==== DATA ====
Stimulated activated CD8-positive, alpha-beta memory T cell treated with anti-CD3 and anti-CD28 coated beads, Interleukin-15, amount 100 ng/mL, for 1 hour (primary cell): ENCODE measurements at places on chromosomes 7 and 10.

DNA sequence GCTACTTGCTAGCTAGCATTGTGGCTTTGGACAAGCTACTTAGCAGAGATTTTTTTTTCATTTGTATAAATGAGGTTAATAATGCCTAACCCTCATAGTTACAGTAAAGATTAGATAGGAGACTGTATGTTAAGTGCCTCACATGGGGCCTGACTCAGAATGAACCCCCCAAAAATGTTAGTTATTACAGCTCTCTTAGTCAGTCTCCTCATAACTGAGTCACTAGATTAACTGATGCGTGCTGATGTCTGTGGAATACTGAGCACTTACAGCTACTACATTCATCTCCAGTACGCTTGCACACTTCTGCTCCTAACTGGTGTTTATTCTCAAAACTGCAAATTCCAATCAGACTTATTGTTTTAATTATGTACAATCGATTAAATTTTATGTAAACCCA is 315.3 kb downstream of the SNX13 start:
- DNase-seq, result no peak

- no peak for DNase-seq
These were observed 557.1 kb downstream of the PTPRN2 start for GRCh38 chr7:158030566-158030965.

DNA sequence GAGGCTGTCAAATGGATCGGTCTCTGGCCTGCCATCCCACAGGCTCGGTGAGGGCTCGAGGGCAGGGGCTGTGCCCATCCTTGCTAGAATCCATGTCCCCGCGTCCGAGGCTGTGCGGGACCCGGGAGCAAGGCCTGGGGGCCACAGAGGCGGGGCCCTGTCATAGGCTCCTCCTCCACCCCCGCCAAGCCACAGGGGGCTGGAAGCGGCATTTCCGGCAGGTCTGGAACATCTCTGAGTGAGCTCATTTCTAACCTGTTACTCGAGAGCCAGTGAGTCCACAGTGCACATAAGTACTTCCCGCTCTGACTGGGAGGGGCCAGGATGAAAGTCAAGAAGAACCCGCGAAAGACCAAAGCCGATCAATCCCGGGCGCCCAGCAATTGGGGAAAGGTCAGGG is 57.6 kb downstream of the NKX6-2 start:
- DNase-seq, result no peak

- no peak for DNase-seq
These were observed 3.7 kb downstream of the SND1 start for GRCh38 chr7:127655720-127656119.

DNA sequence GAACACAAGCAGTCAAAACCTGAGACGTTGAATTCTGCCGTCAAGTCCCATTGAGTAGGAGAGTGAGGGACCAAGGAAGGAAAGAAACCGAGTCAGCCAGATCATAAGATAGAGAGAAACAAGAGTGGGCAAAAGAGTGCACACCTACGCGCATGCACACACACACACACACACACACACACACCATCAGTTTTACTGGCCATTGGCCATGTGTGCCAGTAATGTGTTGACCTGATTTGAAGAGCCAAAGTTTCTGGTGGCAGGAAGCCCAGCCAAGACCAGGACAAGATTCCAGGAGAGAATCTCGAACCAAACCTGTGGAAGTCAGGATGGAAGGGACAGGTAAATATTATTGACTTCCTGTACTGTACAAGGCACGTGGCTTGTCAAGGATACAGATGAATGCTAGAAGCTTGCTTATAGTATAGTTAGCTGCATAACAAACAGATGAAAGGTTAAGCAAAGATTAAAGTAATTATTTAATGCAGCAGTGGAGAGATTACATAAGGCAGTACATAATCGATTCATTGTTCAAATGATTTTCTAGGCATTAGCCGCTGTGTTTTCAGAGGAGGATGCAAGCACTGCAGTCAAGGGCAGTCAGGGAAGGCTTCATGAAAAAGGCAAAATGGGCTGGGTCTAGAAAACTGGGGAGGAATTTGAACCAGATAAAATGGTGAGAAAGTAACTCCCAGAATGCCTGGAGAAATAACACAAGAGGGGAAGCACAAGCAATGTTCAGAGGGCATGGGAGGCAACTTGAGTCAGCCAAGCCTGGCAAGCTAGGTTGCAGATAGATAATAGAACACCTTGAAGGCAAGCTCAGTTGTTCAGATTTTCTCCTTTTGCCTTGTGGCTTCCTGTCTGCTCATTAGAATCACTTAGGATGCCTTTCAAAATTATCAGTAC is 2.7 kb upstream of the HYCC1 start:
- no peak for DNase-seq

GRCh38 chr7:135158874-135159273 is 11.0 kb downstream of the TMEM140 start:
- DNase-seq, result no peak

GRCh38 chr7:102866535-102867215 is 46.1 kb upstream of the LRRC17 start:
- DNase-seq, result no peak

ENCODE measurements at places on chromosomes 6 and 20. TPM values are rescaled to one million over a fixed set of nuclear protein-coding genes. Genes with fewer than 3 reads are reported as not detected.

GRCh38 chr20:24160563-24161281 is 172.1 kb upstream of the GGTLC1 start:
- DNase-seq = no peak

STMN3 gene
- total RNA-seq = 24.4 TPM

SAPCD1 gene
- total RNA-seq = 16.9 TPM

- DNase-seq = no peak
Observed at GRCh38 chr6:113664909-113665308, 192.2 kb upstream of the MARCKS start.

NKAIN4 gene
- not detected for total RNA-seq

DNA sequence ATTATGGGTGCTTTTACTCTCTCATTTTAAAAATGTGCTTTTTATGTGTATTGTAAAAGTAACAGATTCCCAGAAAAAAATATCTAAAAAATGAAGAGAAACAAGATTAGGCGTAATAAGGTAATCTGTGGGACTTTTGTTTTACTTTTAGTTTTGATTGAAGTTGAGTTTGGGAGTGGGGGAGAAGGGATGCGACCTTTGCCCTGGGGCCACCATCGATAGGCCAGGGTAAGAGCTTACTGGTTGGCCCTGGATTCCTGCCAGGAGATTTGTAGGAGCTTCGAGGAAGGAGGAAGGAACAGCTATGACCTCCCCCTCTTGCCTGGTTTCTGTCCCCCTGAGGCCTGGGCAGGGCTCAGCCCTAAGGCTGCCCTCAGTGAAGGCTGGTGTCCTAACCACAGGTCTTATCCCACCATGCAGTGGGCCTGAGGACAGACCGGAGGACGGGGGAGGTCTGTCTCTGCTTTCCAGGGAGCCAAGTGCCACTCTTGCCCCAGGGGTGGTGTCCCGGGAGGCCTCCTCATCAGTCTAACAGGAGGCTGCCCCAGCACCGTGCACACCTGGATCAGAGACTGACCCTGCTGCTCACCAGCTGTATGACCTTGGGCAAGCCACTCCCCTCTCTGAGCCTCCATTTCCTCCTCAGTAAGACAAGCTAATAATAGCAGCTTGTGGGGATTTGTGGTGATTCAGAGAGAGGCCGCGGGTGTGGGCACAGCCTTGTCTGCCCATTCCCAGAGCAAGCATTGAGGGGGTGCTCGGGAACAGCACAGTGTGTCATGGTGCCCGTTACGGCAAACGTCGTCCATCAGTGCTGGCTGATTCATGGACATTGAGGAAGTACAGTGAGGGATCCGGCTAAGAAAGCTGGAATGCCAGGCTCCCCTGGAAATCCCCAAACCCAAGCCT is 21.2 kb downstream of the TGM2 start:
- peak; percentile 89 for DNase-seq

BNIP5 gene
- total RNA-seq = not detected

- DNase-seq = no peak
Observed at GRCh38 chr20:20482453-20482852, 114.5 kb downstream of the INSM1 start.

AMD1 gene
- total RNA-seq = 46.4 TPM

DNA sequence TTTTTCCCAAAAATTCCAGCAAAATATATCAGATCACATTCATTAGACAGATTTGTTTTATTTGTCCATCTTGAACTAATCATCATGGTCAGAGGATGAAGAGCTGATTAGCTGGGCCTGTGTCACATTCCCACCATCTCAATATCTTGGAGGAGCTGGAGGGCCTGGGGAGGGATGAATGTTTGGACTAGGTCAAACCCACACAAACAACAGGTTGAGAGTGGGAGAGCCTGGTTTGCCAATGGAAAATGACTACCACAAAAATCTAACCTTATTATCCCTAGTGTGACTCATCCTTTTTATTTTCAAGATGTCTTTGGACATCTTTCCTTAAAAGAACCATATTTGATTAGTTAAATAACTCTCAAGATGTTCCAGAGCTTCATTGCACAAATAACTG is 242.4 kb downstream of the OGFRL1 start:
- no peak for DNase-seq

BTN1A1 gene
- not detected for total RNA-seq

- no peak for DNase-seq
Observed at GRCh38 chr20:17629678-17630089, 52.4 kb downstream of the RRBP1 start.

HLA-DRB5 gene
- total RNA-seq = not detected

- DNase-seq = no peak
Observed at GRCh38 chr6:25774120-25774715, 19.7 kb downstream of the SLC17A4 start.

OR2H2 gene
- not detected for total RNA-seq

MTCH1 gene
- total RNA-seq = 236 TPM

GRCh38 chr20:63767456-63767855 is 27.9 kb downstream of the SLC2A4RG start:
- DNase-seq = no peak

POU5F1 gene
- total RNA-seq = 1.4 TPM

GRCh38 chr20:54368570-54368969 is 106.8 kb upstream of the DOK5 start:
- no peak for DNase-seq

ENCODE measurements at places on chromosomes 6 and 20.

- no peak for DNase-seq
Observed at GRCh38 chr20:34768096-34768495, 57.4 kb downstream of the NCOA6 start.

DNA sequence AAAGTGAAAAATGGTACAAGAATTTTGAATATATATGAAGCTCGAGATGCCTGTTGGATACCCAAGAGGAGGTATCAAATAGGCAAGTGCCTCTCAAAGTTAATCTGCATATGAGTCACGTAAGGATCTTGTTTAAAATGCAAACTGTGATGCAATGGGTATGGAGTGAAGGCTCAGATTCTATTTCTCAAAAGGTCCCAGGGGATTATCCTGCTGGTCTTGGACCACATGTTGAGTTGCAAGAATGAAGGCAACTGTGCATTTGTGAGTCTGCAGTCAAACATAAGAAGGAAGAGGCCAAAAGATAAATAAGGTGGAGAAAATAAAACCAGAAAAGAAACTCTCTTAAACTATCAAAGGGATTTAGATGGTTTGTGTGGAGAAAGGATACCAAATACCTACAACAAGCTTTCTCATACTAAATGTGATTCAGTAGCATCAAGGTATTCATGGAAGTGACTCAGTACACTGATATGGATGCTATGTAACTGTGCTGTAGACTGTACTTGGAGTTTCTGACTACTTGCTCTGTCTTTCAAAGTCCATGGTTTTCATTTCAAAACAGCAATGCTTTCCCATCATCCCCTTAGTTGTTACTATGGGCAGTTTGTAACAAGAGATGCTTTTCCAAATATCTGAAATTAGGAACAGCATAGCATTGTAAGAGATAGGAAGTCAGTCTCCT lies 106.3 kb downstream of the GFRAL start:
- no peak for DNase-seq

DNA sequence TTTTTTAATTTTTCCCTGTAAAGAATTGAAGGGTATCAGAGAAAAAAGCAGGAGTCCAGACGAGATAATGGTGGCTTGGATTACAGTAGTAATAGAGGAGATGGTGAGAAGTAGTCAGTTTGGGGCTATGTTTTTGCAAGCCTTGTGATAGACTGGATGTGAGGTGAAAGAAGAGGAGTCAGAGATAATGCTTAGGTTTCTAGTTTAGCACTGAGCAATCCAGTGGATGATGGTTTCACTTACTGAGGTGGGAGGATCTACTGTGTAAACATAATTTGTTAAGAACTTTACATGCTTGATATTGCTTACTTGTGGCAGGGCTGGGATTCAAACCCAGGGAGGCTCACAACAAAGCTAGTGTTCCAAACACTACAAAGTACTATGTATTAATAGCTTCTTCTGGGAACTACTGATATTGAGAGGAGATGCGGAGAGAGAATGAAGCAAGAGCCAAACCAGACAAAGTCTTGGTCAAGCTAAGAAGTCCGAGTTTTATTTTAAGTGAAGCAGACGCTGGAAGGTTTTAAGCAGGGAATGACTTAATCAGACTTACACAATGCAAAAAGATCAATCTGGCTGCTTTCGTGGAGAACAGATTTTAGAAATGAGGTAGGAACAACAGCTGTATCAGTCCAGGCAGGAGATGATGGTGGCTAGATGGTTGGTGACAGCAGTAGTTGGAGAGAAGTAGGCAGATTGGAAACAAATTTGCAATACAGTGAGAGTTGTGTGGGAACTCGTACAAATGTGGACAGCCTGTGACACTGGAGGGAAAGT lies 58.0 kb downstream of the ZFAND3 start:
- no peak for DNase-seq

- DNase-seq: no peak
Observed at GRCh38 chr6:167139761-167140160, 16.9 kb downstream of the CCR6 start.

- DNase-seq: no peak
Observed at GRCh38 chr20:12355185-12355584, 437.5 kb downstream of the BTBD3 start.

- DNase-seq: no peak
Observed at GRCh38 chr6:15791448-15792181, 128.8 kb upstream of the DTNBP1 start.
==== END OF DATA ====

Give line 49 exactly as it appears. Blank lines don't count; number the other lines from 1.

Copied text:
GRCh38 chr20:63767456-63767855 is 27.9 kb downstream of the SLC2A4RG start: